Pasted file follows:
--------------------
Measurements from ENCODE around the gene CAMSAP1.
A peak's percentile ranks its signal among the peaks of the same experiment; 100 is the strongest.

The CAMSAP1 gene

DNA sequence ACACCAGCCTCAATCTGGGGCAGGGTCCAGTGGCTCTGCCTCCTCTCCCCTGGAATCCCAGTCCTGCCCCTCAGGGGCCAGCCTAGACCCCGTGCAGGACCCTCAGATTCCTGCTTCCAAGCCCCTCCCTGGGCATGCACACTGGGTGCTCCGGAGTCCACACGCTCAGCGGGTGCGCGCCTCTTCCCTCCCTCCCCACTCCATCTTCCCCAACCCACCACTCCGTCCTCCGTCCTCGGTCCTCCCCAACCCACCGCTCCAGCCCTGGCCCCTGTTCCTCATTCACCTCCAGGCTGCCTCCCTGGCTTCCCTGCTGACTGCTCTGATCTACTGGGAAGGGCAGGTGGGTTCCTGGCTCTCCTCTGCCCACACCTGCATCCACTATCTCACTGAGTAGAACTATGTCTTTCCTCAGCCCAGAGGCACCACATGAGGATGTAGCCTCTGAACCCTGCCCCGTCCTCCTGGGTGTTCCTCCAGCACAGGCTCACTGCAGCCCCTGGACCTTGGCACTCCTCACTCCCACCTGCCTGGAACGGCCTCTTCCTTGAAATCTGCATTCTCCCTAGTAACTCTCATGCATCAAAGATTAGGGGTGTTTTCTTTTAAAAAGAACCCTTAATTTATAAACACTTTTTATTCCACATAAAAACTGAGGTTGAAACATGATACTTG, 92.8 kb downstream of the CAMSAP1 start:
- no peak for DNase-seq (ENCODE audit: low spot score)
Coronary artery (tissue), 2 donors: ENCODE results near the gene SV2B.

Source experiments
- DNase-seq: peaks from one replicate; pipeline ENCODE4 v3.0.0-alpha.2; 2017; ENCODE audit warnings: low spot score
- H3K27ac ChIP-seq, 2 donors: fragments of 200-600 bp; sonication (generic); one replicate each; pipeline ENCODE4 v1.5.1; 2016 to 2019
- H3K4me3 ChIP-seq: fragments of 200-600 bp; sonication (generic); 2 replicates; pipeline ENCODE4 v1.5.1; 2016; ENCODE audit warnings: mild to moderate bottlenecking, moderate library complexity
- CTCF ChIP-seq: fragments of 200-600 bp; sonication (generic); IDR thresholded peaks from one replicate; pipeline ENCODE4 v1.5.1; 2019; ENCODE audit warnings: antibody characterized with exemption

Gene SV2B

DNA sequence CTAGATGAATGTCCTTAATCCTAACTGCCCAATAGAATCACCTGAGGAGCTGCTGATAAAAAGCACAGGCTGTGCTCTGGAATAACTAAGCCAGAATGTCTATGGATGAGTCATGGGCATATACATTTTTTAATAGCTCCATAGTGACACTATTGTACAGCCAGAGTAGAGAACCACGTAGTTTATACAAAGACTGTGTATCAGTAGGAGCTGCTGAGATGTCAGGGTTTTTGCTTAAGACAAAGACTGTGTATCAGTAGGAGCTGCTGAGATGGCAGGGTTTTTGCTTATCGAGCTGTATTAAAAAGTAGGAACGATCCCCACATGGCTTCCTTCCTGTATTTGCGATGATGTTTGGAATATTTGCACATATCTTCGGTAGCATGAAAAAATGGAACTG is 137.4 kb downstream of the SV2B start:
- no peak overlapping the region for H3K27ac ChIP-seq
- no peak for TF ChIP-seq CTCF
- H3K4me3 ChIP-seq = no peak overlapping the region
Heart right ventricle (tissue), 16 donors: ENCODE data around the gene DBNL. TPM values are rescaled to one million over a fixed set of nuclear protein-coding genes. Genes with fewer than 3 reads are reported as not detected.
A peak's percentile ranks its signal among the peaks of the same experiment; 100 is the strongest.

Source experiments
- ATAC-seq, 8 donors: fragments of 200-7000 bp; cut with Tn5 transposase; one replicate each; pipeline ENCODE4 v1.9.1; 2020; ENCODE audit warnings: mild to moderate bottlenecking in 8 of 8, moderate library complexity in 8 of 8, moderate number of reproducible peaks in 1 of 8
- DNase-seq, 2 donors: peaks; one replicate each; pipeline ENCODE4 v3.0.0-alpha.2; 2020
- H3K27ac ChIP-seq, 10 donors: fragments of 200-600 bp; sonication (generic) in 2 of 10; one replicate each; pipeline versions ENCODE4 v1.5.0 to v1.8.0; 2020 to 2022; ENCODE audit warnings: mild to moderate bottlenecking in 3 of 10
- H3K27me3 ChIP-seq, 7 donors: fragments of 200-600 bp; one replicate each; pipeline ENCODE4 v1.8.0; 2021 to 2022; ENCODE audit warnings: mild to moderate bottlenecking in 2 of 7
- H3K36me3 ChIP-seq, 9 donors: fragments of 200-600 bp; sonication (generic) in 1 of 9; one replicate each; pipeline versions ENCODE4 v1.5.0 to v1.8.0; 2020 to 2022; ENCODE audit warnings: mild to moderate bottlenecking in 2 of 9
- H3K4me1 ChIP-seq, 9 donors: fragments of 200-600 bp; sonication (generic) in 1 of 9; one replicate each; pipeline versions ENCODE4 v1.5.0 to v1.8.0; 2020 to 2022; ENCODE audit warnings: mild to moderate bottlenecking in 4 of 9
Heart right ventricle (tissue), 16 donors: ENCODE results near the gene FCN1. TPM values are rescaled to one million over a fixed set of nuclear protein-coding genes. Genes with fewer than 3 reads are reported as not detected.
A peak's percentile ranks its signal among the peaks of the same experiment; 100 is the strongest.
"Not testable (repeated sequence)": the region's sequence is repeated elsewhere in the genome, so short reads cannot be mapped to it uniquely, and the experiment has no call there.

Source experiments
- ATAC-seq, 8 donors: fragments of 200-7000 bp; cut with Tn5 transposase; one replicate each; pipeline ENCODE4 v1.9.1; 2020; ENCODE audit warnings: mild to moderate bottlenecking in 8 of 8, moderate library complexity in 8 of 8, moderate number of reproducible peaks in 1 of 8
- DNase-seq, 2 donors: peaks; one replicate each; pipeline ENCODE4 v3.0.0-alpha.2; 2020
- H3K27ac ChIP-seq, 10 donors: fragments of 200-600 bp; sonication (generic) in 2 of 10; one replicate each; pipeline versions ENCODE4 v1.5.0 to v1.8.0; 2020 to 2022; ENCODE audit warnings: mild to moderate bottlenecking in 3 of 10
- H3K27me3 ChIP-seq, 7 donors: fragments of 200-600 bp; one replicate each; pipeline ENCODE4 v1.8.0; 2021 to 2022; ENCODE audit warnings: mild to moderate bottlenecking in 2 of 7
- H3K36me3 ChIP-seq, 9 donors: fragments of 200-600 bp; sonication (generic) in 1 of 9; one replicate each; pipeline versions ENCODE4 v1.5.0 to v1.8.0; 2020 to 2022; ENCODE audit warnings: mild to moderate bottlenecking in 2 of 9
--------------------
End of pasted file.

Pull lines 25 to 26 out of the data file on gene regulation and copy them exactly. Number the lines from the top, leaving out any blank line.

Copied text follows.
- H3K4me1 ChIP-seq, 9 donors: fragments of 200-600 bp; sonication (generic) in 1 of 9; one replicate each; pipeline versions ENCODE4 v1.5.0 to v1.8.0; 2020 to 2022; ENCODE audit warnings: mild to moderate bottlenecking in 4 of 9
Heart right ventricle (tissue), 16 donors: ENCODE results near the gene FCN1. TPM values are rescaled to one million over a fixed set of nuclear protein-coding genes. Genes with fewer than 3 reads are reported as not detected.